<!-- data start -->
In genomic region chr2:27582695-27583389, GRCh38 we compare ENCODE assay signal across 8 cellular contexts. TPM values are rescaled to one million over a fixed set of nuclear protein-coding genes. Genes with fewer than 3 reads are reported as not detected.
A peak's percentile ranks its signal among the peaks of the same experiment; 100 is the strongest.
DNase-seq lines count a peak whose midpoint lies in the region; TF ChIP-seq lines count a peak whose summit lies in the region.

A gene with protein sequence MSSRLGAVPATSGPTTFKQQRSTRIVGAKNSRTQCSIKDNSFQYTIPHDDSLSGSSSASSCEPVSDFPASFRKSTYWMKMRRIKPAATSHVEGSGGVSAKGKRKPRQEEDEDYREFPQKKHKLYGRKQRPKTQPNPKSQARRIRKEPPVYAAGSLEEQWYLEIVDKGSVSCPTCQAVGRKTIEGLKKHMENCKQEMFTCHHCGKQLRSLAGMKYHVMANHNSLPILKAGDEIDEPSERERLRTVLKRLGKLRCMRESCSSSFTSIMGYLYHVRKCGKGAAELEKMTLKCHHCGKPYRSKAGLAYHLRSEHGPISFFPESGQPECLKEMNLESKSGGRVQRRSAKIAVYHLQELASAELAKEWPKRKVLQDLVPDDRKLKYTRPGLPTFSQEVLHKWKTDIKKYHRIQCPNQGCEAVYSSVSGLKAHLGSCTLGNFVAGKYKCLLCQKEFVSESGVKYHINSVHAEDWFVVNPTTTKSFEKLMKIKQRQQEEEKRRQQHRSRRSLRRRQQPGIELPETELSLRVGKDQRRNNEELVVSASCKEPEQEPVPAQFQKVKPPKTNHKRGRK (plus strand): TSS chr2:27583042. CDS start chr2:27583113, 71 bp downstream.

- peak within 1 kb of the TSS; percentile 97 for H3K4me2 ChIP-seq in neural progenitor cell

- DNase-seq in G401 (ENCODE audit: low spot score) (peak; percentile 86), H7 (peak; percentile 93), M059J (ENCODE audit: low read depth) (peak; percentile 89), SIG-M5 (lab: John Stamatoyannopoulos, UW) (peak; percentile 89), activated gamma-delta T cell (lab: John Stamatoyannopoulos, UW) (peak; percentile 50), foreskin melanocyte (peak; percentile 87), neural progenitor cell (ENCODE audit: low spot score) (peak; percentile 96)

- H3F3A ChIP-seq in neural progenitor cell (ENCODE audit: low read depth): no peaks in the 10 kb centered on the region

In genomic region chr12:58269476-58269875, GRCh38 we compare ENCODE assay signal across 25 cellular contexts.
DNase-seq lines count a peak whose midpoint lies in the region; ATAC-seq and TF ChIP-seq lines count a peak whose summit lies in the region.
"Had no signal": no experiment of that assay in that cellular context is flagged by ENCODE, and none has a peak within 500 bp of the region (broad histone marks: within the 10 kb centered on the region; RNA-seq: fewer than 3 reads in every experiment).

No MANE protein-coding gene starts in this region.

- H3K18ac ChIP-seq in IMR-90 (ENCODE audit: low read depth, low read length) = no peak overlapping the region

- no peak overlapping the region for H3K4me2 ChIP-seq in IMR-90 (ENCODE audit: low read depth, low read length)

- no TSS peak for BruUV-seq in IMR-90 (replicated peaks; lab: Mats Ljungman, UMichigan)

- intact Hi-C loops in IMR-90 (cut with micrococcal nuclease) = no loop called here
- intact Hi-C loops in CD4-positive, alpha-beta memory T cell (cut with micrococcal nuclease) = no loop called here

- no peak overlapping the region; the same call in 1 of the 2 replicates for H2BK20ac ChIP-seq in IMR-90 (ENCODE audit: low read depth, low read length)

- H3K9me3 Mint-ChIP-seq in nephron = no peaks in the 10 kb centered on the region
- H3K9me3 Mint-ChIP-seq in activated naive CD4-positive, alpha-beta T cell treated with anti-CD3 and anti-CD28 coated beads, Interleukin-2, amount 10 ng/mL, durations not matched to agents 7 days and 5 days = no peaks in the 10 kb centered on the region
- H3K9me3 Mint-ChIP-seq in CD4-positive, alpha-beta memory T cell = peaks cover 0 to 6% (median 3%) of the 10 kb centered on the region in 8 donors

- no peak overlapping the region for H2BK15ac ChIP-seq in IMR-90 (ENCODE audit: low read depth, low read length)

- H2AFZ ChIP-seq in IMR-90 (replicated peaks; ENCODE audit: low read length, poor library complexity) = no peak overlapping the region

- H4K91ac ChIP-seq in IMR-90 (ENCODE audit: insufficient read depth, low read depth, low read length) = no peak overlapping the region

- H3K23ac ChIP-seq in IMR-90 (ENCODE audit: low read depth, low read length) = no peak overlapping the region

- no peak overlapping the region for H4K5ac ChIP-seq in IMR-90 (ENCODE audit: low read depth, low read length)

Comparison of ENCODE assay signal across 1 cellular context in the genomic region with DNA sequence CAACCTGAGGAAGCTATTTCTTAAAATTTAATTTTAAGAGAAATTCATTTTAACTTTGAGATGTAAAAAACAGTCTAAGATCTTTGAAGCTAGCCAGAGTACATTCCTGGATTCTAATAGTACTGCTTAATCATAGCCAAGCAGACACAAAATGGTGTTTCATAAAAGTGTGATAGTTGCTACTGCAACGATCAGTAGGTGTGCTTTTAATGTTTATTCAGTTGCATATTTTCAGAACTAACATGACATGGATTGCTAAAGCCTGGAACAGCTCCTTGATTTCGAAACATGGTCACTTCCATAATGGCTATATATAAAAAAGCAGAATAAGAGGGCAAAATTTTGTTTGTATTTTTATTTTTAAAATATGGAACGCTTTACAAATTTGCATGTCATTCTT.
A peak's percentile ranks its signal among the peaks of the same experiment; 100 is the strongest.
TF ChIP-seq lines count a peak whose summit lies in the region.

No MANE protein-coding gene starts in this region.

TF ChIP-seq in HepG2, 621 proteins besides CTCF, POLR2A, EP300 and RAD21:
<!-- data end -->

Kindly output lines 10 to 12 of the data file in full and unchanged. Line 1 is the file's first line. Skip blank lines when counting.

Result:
"Had no signal": no experiment of that assay in that cellular context is flagged by ENCODE, and none has a peak within 500 bp of the region (broad histone marks: within the 10 kb centered on the region; RNA-seq: fewer than 3 reads in every experiment).

No MANE protein-coding gene starts in this region.

- H3K18ac ChIP-seq in IMR-90 (ENCODE audit: low read depth, low read length) = no peak overlapping the region